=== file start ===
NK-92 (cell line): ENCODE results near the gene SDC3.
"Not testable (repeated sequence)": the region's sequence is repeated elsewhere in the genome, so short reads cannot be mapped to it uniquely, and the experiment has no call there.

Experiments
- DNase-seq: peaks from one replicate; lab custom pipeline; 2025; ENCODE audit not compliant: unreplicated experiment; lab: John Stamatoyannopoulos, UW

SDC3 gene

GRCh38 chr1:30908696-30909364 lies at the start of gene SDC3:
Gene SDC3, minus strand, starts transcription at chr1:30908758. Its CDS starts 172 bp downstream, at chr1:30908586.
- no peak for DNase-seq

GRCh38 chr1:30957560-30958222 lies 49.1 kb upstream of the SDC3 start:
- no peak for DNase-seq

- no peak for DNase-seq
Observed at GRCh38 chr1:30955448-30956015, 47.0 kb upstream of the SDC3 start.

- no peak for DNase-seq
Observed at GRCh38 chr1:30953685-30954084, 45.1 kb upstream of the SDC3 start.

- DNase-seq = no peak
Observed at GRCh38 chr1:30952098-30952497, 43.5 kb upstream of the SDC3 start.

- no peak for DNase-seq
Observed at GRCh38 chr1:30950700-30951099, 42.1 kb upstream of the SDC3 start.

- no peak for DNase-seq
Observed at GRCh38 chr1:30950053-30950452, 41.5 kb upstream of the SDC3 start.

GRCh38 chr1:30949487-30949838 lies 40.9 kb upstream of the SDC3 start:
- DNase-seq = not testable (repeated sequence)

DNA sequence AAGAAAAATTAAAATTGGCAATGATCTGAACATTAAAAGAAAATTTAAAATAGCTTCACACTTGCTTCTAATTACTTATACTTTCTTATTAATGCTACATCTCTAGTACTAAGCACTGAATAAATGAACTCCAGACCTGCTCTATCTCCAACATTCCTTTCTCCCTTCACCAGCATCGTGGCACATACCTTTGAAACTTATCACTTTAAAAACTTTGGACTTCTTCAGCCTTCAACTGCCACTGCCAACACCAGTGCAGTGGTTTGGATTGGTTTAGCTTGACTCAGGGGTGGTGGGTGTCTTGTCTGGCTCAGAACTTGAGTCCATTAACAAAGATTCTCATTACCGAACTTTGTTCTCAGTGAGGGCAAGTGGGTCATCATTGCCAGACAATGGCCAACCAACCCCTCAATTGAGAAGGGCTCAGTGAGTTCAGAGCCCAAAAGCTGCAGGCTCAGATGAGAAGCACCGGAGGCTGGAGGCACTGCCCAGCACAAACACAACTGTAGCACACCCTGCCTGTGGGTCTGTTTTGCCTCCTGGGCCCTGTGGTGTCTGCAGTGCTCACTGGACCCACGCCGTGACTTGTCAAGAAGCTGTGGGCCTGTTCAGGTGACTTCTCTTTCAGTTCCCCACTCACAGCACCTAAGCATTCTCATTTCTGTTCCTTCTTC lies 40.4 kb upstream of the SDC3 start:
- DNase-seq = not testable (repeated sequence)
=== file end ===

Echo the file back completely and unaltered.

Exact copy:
NK-92 (cell line): ENCODE results near the gene SDC3.
"Not testable (repeated sequence)": the region's sequence is repeated elsewhere in the genome, so short reads cannot be mapped to it uniquely, and the experiment has no call there.

Experiments
- DNase-seq: peaks from one replicate; lab custom pipeline; 2025; ENCODE audit not compliant: unreplicated experiment; lab: John Stamatoyannopoulos, UW

SDC3 gene

GRCh38 chr1:30908696-30909364 lies at the start of gene SDC3:
Gene SDC3, minus strand, starts transcription at chr1:30908758. Its CDS starts 172 bp downstream, at chr1:30908586.
- no peak for DNase-seq

GRCh38 chr1:30957560-30958222 lies 49.1 kb upstream of the SDC3 start:
- no peak for DNase-seq

- no peak for DNase-seq
Observed at GRCh38 chr1:30955448-30956015, 47.0 kb upstream of the SDC3 start.

- no peak for DNase-seq
Observed at GRCh38 chr1:30953685-30954084, 45.1 kb upstream of the SDC3 start.

- DNase-seq = no peak
Observed at GRCh38 chr1:30952098-30952497, 43.5 kb upstream of the SDC3 start.

- no peak for DNase-seq
Observed at GRCh38 chr1:30950700-30951099, 42.1 kb upstream of the SDC3 start.

- no peak for DNase-seq
Observed at GRCh38 chr1:30950053-30950452, 41.5 kb upstream of the SDC3 start.

GRCh38 chr1:30949487-30949838 lies 40.9 kb upstream of the SDC3 start:
- DNase-seq = not testable (repeated sequence)

DNA sequence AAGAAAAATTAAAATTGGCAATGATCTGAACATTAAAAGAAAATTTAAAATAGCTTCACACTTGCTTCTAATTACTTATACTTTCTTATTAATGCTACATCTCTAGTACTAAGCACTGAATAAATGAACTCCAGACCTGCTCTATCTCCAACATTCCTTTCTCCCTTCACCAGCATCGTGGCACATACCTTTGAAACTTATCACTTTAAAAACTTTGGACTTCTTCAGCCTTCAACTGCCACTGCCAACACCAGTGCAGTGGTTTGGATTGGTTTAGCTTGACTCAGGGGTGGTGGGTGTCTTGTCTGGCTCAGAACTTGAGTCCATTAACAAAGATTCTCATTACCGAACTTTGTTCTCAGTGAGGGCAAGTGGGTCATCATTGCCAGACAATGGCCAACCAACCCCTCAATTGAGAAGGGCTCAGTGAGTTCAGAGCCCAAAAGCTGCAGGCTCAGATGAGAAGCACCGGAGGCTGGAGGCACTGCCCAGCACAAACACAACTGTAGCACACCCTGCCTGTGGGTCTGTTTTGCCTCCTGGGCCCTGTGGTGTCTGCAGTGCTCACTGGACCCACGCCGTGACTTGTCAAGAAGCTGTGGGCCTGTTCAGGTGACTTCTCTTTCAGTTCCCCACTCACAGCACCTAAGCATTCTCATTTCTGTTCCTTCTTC lies 40.4 kb upstream of the SDC3 start:
- DNase-seq = not testable (repeated sequence)